The weakness of the West against Russia and Islam 33

 That lone voice crying the truth in the wilderness of Europe, Melanie Phillips declares in The Spectator:

The message Putin wants to deliver is that no-one messes with Russia. Like a Mafia godfather, he wants respect for his country’s power – and will mow down anyone who fails to offer it. That’s also why Russia is busy murdering those of its own citizens who oppose its fascistic regime. (It is, after all, the only country so far to have carried out an act of nuclear terrorism in Britain by murdering Alexander Litvinenko with Polonium 210 and leaving a trail of radioactive poison across London – for which it has never been brought to account, flicking away our huffing and puffing Foreign Office like a mosquito on the nose of a bear).

It is behaving in this way because it has correctly perceived that America is paralysed and Europe is steadily destroying itself, and so there is an enormous vacuum in global power which it thinks it can fill. It has no less correctly concluded that the west will no longer defend itself or the values for which it once stood. See yesterday’s entirely predictable and futile hand-wringing over Georgia by the EU, full of sound and fury but signifying no action at all. Once upon a time, the west believed it should go to war to defend the sovereignty of nations. Now, it supports instead those who destroy that sovereignty – as it did when it recognised Kosovo as an independent state, thus demonstrating contempt for the sovereignty of Serbia. Who therefore can be surprised that Russia, which not only complained bitterly about Kosovo but had previously insisted on the virtue of its own suppression of the Chechens on the grounds that national sovereignty had to be upheld or else chaos would follow, is now cynically using that very same Kosovo precedent to justify its support for South Ossetia and Abkhazia breaking away from Georgia?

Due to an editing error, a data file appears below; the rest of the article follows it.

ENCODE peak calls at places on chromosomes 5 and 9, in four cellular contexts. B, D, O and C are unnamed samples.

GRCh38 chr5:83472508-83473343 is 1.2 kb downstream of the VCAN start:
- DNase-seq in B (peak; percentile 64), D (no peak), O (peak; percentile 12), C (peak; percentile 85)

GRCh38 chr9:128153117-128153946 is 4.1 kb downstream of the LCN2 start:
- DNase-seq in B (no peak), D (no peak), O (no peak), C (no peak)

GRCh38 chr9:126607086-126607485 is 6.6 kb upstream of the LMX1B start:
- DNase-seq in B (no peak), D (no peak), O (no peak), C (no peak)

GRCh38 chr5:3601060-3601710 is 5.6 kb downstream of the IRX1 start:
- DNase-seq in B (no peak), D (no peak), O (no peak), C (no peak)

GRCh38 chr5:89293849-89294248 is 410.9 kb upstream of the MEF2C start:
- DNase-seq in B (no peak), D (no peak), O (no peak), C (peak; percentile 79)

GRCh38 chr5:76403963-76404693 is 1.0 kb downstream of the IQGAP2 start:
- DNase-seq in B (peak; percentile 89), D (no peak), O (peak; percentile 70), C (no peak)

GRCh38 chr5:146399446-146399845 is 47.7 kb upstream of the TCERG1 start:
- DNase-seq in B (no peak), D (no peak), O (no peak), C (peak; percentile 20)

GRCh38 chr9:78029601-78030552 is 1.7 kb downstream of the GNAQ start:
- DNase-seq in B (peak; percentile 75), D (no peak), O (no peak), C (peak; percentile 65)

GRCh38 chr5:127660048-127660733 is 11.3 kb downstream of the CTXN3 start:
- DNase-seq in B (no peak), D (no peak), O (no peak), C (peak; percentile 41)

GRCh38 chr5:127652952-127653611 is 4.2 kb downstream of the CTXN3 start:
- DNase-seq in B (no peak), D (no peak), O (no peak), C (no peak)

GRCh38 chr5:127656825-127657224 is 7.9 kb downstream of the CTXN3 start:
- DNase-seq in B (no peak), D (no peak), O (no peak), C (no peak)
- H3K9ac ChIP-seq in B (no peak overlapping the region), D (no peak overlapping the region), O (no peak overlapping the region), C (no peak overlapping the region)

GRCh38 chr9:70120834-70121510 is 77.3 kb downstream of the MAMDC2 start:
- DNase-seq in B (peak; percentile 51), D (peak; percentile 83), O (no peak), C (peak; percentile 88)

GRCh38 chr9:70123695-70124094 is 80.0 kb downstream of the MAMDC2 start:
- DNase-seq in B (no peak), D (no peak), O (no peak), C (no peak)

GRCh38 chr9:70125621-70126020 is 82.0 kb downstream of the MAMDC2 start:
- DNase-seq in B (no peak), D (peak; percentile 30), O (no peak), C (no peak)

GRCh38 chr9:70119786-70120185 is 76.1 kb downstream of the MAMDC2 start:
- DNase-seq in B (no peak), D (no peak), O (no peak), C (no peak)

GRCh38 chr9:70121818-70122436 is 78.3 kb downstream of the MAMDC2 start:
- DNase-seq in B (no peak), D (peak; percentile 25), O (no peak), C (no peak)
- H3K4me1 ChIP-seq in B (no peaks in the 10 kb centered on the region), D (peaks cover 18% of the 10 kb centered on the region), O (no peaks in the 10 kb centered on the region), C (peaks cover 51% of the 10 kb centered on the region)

Despite the fact that Russia is threatened by Islamism, there are nevertheless notable similarities between the attempt to re-establish the Russian empire and the attempt to re-establish the Islamic Caliphate. In similar fashion, both employ not only violent force but cultural infiltration and sedition; both use sophisticated propaganda and covert influence; both invert truth and lies; both hijack the concept of victimhood. Thus Russia’s patently absurd claim of genocide in south Ossetia parallels the preposterous Islamist claims of genocide in Iraq, the West Bank and Gaza; thus both claim that their own aggression is merely self-defence against victimisation. Such similarities are scarcely surprising considering that Islamism borrowed so much from Communism (as it did also from fascism). Nor is it surprising that both Russians and Islamists make common cause against the west – their common enemy.

The whole article is a must-read. 

Posted under Commentary by Jillian Becker on Tuesday, September 2, 2008

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